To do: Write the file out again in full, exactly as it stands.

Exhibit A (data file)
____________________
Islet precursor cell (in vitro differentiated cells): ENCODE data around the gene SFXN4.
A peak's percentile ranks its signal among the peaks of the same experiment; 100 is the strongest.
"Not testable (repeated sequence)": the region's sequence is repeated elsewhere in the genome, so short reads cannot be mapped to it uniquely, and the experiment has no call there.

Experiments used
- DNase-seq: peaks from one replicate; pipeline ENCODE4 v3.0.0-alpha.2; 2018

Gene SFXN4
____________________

Islet precursor cell (in vitro differentiated cells): ENCODE data around the gene SFXN4.
A peak's percentile ranks its signal among the peaks of the same experiment; 100 is the strongest.
"Not testable (repeated sequence)": the region's sequence is repeated elsewhere in the genome, so short reads cannot be mapped to it uniquely, and the experiment has no call there.

Experiments used
- DNase-seq: peaks from one replicate; pipeline ENCODE4 v3.0.0-alpha.2; 2018

Gene SFXN4